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bloggers that were banned for years ago. i secretary. offorgive me, the house commons already has my briefing note edit is a useful document. those are the examples. i have used all of the examples given. as i say, they are in a very different category from the category that donald trump has said, which he has done on this issue and many others. but if i may on the point that sir edward, my honorable friend and neighbor raised, ted cruz in the recent republican debate accusing donald trump of having new york values. well, i can assure both of them that they would be enriched by the values of my constituents in new york and beyond, who are hard-working, generous, and welcoming, and who might be rather bemused that we are feeling this -- fueling this
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man's a list of the machine by having this debate at all today. >> thank you, it is indeed a pleasure to serve under your chairmanship. donald trump's comments to ban muslim men, women, and children if he were to be elected as president were almost universally condemned as racist and offensive and i absolutely welcome the condemnation given by all sides of the house and both sides of this debate and that members of the public have decided that this issue is serious and merits parliamentary scrutiny related to the debate we are having today. condemn auent remarks whole religion for the actions of a terrorist death cult. mr. trump also condemns and speaks in the rogge poured terms, i should say, about women, people of disabilities, mexicans. the list is exhaust -- not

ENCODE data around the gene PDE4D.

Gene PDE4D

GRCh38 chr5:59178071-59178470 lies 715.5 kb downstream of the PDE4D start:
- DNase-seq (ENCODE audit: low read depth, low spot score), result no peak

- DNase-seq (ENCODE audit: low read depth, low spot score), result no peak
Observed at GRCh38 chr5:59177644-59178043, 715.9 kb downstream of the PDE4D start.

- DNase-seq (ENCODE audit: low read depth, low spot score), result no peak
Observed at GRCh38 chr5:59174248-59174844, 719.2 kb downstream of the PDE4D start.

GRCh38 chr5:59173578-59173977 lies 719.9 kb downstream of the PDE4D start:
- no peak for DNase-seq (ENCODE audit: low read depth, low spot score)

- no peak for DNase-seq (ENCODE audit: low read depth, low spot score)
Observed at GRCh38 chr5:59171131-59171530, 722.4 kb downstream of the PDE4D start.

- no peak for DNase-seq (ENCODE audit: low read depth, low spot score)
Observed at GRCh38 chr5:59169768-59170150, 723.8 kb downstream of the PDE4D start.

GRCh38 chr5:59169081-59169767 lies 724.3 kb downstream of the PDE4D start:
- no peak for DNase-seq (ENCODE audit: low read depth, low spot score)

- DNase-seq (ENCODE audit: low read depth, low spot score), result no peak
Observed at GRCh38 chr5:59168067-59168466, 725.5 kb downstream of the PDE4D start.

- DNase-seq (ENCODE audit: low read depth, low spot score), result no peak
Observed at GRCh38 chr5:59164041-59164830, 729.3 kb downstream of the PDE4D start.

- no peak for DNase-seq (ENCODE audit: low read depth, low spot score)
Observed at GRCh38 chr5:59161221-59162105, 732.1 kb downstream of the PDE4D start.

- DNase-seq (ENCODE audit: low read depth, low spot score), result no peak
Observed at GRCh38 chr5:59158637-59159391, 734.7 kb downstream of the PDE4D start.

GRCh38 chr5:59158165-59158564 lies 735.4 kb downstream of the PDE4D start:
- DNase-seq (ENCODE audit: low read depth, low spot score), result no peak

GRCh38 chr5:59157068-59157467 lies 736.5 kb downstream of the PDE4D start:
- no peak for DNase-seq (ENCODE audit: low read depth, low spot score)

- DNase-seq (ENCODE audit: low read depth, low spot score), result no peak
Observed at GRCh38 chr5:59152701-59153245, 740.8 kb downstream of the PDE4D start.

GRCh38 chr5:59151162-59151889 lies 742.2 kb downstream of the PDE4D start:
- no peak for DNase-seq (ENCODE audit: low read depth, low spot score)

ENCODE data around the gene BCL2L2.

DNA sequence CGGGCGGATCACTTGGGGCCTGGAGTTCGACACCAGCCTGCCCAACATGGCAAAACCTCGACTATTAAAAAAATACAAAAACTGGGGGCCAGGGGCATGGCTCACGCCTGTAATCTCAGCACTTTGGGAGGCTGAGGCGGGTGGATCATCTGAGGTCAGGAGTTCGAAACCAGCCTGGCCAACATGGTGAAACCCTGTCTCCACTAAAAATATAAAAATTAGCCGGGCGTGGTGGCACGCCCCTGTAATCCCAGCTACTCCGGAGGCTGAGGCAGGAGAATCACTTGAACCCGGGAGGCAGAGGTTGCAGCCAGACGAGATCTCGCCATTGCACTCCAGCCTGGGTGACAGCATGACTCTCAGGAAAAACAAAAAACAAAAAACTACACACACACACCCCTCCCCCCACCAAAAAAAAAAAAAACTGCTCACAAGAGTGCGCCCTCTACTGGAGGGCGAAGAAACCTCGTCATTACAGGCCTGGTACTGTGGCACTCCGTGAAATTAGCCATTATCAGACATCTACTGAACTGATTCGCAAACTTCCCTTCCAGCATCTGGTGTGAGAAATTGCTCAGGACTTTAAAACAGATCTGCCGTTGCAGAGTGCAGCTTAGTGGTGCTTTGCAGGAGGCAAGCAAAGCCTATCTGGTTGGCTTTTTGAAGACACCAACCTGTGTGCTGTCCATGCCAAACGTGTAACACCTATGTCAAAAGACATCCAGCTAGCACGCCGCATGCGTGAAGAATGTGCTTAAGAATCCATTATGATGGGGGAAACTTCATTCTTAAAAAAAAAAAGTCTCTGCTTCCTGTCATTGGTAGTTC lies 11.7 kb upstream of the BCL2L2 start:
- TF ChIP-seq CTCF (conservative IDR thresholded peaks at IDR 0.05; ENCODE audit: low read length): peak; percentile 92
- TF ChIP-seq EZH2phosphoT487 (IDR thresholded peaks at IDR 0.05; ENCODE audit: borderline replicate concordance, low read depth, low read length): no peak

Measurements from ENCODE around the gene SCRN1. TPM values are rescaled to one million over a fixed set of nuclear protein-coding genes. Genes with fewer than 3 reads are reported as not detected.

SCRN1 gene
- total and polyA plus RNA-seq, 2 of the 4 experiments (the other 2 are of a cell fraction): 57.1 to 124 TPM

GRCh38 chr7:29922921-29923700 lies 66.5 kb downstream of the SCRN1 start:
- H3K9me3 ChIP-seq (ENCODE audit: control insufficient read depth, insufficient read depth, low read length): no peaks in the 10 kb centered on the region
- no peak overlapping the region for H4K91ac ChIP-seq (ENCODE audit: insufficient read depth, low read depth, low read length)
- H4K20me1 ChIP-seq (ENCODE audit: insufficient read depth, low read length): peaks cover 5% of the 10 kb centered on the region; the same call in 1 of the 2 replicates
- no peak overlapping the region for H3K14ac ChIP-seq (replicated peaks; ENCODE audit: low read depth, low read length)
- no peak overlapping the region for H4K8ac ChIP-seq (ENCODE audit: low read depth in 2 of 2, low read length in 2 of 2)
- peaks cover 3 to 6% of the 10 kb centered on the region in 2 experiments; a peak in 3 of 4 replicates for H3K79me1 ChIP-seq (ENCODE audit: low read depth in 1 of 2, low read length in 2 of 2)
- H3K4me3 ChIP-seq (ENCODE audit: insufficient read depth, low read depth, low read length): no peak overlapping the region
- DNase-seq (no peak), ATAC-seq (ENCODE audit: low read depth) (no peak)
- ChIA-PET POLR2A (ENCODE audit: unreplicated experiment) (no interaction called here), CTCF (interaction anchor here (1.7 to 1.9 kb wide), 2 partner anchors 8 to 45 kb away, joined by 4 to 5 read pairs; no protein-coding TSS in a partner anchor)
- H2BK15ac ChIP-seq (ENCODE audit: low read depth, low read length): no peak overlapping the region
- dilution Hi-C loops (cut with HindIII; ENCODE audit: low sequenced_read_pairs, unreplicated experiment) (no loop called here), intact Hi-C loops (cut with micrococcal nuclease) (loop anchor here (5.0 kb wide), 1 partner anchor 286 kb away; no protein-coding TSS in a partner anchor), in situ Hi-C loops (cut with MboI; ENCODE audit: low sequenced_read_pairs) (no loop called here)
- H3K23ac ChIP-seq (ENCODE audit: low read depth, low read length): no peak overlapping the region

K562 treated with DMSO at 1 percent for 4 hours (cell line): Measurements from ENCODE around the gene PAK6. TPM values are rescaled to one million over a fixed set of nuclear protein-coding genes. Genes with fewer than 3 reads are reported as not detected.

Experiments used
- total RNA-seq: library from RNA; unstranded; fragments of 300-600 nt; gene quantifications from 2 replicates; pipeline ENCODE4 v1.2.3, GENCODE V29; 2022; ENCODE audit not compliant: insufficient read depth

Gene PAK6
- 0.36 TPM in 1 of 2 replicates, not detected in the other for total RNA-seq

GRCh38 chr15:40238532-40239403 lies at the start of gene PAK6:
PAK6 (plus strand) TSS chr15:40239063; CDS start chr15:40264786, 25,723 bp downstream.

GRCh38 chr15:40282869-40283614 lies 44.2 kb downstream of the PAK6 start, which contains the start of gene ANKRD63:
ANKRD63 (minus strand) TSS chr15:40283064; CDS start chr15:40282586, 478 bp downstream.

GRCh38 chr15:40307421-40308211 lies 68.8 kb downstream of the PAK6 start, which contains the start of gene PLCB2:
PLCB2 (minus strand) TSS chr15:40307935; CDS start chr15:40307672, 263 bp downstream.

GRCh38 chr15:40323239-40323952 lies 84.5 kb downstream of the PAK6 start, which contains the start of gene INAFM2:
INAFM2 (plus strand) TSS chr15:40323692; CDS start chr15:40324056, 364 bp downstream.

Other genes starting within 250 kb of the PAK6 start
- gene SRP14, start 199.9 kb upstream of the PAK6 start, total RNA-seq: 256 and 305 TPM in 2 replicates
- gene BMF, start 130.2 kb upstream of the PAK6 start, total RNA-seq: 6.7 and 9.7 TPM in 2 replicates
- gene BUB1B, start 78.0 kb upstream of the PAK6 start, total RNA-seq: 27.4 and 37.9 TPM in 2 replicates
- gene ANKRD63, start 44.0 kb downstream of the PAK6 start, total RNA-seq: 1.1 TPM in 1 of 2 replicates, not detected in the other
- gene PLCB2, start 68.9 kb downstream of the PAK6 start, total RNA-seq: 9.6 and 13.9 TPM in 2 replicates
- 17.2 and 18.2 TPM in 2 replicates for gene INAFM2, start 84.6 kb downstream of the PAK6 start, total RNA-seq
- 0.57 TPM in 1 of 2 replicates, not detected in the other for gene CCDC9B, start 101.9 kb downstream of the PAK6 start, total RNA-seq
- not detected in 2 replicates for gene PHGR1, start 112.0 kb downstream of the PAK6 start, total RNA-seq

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exhaustive because it is never-ending. his comments are dangerous and his views must be tackled seriously. -- ld trump's words confirm >> thank you. >> does the honorable lady not think that mr. trump might well be making these comments not only because he thinks them but because he wants to get lots of publicity to help his election campaign? >> thank you to the honorable member for his intervention. i don't think it's for us to try to get into the mind of donald trump. i think it would be important as members to understand what it is like to be a muslim living in this country when facing comments made by evil like mr. trump and what seemed to be his general concerns about the whole of us the practice muslim faith. it's an uncomfortable place to be in.
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mr. trump condemns my family. in a similar vein he condemns the political editor of sky news and some of our greatest olympians. he condemns the leaders of are currently working together to overcome it in a rock in syria. because, mr. chairman, we are all muslims. for him that is the one and only common denominator. rather than combating the serious issues of international -- hassm, he is bolstered the twisted narrative brought from others. he has fueled racial tensions while the world undermining the national , and peter the u.s. cook, who said at that time, that anything that bolsters the
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narrative and pits the united states against muslim states is not only contrary to their values, but contrary to national security. he also referenced their own security. her job quite correctly is to protect public safety and promote security. she has already explicitly included hate speech and in her judgment, my view is that donald trump should be number 85. using the powers vested in her she has included criminals, far right extremists, homophobic extremists, and these rules should be applied consistently and equally to all. if they exist they exist for that very reason and we have a responsibility to ensure that whoever comes in and out of our